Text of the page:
Wednesday, March 16, 2011

The Search for New Glass

Well, I have been looking for a solution to a mid-range want for a nice telephoto.  I have anguished over the last several weeks... pouring over reviews and pages of text on the performance of different equipment.

I had thought about saving some cash, and looking into the Sigma line of lenses.  I don't know about you guys, but the "gamble" of getting a good lens when spending $500.00 to $1300.00 doesn't appeal to me.  I would think that if you are spending that type of money, you should EXPECT a quality lens.  I read and read about the different Sigmas (The Bigma - 50-500mm) and the 70-200.  From everything I could find, they were "okay."  Now the Bigma (50-500) is consistently listed as a bit soft, some over focus, some short focus.... really?  For $1600.00 and they ALL don't WORK like they are EXPECTED?

I listened to a podcast the other day by Frederick Van Johnson called "This Week In Photo."  First, if you are into photography and want a weekly little show about the industry and what is going on... you should listen.  Anyway, they had Dave Metz on from Sigma.  Now I understand that he is employed by Sigma, but I think he kind of skirted a couple of the questions.  I also understand that he probably doesn't know what the quality and control standards are at the factory, so I will give him that.  I am baffled by his lack of brand commitment when asked how the Sigma lenses stack up to professional use.  His comment was to the effect that some of the lenses are made for the backyard shooter.  Hmmmm... doesn't inspire me into dropping $1600.00 on a lens Dave. (This Week In Photo)

The one set of lenses (and no I did not look at Nikon as I happen to shot Canon) that consistently had high reviews with apparently few quality and control issues were the Canon L-Series lenses.  The reviews showed that these lenses were being used by not only novice shooters, but by professional portrait and outdoor photogs.  So I buckled down and then had the next decision to make... what F-stop range to go for.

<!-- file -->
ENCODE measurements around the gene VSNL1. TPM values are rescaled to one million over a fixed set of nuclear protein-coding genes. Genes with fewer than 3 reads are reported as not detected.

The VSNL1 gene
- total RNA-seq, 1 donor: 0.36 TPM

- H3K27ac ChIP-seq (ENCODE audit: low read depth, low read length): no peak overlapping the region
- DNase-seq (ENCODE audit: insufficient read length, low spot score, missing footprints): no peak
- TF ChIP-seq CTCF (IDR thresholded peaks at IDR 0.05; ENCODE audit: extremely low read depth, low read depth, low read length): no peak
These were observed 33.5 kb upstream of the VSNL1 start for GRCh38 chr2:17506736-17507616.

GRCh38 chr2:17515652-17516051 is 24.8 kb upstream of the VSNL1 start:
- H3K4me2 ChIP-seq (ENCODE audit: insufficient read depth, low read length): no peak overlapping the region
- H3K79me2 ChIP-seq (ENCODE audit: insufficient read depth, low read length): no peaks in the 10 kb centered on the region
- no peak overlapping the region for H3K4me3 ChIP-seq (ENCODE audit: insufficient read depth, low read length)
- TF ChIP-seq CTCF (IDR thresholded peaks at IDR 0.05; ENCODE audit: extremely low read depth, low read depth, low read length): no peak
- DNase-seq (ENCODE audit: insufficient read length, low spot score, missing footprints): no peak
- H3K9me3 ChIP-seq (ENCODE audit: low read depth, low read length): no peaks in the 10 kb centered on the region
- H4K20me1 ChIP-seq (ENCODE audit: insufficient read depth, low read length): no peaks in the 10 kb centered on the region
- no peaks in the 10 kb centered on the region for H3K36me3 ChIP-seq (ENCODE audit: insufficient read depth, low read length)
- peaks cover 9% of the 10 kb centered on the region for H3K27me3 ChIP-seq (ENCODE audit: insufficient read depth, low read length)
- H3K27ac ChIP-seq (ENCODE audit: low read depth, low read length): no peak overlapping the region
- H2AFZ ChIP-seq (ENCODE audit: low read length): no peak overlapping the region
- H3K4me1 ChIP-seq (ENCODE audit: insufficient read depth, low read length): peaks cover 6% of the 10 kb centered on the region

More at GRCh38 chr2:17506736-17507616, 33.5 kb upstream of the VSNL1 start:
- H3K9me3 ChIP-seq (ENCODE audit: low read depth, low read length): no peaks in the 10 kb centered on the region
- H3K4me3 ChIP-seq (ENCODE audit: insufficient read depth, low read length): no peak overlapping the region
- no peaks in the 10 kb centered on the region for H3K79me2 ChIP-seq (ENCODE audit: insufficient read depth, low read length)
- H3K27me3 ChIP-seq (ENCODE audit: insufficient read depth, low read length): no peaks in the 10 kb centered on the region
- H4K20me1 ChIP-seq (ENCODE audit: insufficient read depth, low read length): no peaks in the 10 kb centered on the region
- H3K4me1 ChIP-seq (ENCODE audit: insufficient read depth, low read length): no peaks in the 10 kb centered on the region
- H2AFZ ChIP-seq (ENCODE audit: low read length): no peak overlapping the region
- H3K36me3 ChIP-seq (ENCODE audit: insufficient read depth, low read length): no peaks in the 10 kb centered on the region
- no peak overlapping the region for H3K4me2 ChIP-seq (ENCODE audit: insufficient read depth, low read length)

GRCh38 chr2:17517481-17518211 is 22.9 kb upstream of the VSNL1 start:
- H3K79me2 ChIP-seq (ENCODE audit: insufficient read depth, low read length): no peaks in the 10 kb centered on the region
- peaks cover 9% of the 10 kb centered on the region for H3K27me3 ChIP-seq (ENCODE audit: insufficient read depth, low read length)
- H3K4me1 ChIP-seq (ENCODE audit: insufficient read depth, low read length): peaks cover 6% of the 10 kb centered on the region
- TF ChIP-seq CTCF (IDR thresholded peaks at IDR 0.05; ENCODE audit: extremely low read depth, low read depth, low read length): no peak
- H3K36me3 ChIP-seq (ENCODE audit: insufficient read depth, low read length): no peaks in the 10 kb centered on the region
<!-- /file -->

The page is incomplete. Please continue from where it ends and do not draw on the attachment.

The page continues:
I had narrowed my search down to a 70 - 200 lens.  I looked and checked and looked again... this looks to be a great area for portraits and moderate event photos.  I see it also as a short end wildlife lens, and should fall into a great range for some of my hunting shots.  So, do I plop the $$$$ out for the 2.8 or the 4.0?  After checking some more, I boiled it down to this....

- the 2.8 non image stabilized (i.s.) lens is not weather and dust resistant
- the 2.8 does give better low light ability when compared to the 4.0 (twice the amount of light on the one f-stop difference)
- the 2.8 apparently does show some softness on the edges (but not much)
- the 4.0 with i.s. has been reviewed as "tack sharp"
- the 4.0 with i.s. is cheaper than the 2.8 without i.s.
- the 2.8 with i.s. is twice the price of the 4.0 with i.s.
-both of the i.s. lenses are weather and dust resistant

I took all of this in, and came up with the Canon 70-200 F4 L.  It is on the way now, and I will post results as soon as I have some camera time with it. [I got mine from Adorama Camera - Canon F4 kit]

I came to this by looking at something else... the cameras made today.  The ISO ability of the new digital cameras is amazing.  I have been making some great shots with ISO of 1250, with very little grain.  This being said, I get that the i.s. is only going to help in steadying camera shake, and not in the motion stopping ability (shutter speed).  I am anxious in seeing how I can balance a great lens with the appropriate ISO, and shutter speed.

more to follow.....